In the glossy pages of The New Yorker, in graceful prose and with good reporting, the dreams and nightmares of the admirers of Barack Obama and his policies lie exposed.
The dreams include Ryan Lizza’s report last April in which he quoted an Obama adviser as saying the president’s policy on Libya was “leading from behind.” This week, as Tripoli seemed about to fall, the magazine’s editor, David Remnick, hailed Obama’s “calculated modesty.”
The nightmare appears in last week’s issue, in Jeffrey Toobin’s lengthy article on Supreme Court jurisprudence, titled “Partners” and subtitled “Will Clarence and Virginia Thomas succeed in killing Obama’s health-care plan?”
It’s possible to read Toobin’s article as a partisan hit job, echoing the demands of 74 Democratic congressmen that Justice Clarence Thomas recuse himself from sitting on a case challenging the constitutionality of Obamacare because of his wife’s involvement in the Tea Party movement.
Never mind that this is a standard neither Toobin nor the Democrats apply to other public officials with spouses active in public affairs — or that they’re not asking justice Elena Kagan to recuse herself because of her work in the Justice Department on the issue.
The bulk of the article is worthy of attention because Toobin, despite his obvious distaste for Justice Thomas’s views, takes him seriously as a judicial thinker and pathfinder.
“In several of the most important areas of constitutional law, Thomas has emerged as an intellectual leader of the Supreme Court,” Toobin writes. “Rarely has a Supreme Court Justice enjoyed such broad or significant vindication.”
Toobin is on particularly strong ground when he discusses the Second Amendment’s right to keep and bear arms. For years, it was considered a dead letter in sophisticated legal circles, protecting only the right to bear arms as a member of the National Guard.
But in 1997, Thomas wrote a concurring opinion in a case invalidating one provision in a 1993 gun-control law. Thomas agreed with the emerging legal scholarship — some of it the product of liberal law professors, such as Sanford Levinson — and argued that the Second Amendment was intended to protect a personal right to own guns.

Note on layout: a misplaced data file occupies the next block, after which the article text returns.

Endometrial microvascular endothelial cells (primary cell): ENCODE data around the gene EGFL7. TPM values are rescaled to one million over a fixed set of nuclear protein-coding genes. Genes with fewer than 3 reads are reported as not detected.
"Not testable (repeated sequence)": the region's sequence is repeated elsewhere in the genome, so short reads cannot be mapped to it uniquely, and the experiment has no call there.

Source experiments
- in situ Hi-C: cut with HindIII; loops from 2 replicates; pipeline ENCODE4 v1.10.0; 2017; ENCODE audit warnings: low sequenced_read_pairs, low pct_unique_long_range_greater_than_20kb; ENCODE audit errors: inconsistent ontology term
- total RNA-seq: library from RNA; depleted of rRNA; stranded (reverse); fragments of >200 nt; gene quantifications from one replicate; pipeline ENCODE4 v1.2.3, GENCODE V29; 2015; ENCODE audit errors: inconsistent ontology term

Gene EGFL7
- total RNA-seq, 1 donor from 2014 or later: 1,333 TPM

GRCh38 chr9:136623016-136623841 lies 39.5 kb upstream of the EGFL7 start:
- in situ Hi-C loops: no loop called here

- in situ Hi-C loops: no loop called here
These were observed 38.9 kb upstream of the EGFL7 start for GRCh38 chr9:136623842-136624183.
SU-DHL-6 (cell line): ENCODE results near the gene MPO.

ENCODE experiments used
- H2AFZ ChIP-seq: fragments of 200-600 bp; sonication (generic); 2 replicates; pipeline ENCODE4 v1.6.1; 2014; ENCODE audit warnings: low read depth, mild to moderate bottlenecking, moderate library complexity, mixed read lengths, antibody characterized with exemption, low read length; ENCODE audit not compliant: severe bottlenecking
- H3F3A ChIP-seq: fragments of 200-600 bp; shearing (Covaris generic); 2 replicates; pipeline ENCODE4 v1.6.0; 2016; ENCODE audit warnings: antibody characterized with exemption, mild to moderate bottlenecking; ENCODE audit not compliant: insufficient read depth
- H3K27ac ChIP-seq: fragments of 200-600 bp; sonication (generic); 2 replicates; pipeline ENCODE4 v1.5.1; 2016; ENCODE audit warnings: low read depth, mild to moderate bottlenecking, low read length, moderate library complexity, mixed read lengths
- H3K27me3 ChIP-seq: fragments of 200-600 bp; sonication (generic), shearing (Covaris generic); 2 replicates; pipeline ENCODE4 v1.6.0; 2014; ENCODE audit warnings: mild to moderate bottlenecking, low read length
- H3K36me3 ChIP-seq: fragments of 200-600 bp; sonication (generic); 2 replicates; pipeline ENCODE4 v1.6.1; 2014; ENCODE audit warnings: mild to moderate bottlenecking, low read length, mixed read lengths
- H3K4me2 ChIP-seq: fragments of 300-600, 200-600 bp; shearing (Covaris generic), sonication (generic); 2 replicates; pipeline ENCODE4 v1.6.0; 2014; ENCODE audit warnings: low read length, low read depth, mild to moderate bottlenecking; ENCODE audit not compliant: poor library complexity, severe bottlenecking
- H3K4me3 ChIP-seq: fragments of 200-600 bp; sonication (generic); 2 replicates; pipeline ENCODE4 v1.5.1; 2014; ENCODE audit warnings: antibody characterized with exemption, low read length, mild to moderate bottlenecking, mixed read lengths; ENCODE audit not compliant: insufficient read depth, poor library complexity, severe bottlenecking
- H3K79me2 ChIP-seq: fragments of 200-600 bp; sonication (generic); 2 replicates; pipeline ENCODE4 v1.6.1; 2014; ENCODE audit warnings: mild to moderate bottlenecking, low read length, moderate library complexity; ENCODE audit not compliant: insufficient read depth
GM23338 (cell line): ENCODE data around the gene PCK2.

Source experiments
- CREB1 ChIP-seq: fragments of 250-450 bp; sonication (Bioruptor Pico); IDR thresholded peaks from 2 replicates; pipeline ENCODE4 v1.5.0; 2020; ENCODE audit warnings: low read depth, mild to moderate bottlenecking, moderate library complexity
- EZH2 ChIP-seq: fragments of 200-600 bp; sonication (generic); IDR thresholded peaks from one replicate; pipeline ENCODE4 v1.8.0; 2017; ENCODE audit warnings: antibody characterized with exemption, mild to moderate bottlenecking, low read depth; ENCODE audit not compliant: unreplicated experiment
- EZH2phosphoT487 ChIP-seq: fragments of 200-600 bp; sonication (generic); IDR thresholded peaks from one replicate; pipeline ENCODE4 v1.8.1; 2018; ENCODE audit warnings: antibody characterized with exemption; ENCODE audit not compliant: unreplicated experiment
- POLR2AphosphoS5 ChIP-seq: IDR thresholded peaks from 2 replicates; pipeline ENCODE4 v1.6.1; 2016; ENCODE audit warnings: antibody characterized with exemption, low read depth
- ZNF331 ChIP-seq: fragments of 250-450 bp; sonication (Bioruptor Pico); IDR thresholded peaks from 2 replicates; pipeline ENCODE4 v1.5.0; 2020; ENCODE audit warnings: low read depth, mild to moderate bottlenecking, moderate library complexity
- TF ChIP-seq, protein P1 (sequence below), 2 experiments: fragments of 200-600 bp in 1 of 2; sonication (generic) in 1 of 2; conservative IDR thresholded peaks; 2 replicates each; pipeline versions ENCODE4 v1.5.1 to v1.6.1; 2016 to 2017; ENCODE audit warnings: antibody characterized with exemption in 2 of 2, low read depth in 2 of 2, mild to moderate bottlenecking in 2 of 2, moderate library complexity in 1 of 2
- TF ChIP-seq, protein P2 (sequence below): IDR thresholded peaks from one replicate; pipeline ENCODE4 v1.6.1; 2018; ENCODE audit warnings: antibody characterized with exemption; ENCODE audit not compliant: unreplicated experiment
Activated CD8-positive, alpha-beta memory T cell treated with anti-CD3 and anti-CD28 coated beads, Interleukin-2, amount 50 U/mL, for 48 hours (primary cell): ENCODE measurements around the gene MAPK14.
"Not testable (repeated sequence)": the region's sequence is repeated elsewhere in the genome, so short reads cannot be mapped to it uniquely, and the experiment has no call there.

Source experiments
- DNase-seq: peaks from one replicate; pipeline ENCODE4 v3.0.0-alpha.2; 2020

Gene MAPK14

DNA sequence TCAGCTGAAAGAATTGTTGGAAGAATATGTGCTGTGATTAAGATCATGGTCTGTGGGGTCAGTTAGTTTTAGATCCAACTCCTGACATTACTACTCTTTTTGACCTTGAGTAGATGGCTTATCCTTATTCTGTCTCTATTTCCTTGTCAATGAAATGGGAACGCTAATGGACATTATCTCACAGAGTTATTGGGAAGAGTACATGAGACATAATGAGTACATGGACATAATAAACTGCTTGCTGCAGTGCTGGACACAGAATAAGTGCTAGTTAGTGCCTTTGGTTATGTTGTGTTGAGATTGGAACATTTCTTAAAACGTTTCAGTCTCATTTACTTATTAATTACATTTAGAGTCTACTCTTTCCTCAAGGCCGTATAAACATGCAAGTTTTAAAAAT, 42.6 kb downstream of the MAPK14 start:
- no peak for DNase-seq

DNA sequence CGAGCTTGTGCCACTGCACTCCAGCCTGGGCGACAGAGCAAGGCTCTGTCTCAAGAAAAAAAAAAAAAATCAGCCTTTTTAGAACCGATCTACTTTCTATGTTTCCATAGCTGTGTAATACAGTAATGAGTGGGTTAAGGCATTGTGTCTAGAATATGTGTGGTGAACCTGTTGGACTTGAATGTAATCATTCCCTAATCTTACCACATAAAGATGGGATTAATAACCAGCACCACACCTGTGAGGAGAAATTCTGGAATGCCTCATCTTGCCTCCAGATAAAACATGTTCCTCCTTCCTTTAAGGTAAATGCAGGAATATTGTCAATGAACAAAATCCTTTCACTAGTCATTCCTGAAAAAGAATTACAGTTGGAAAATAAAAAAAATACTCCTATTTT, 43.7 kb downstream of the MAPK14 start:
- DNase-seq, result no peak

Toobin notes that Thomas’s concurrence was cited in a 1999 federal appeals court opinion and helped inspire the legal challenge to Washington, D.C.’s, effective ban on handgun possession. In June 2008, the Supreme Court overturned that law as a violation of the Second Amendment, with Justice Antonin Scalia’s opinion closely following Thomas’s reasoning.
Thomas’s leadership on the Second Amendment reflects his frequent forays into history. Many of his opinions track the development of the law from the 18th or even the 17th century, and in many such cases, all or almost all his colleagues concur.
In addition, as Toobin accurately reports, Thomas is the strongest “originalist” on the court, the justice who most consistently seeks to apply the provisions of the Constitution as they originally were understood.
This has led him to take positions, sometimes in lonely dissent, that most New Yorker readers abhor. The 18th-century understanding of what constituted the “cruel and unusual punishments” banned by the Eighth Amendment is not widely shared these days on the Upper East Side of Manhattan.
And Thomas’s interpretation that the three post–Civil War amendments ban all racial quotas and preferences is anathema to the university administrators and corporate apparatchiks who employ them every day.
They might be embarrassed, however, if they actually read the parts of his opinions in which, with searing prose, he draws on his own experiences growing up in segregated Georgia and on his considerable knowledge of the history of oppression of black Americans.
And he brings up the embarrassing fact that the first gun-control laws and limits on corporate campaign contributions were advanced by those who sought to deny rights to blacks.
Toobin’s article represents the end of the fashionable Left’s attempt to portray Thomas as an intellectual lightweight. He admits that Thomas’s silence on the bench, while colleagues pepper lawyers with questions, doesn’t mean he’s stupid.
Instead, he paints Thomas as a brilliant Svengali, ready to disregard precedent and — the president’s nightmare — overturn Obamacare.
Congress has never before passed, and the court has never upheld, a law requiring individuals to buy a commercial product, as Obamacare does. On this, the Obama Democrats, not Clarence Thomas or judges following his lead, are the ones sweeping aside precedent.
— Michael Barone, senior political analyst for the Washington Examiner, is a resident fellow at the American Enterprise Institute, a Fox News Channel contributor and a co-author of The Almanac of American Politics. © 2011 the Washington Examiner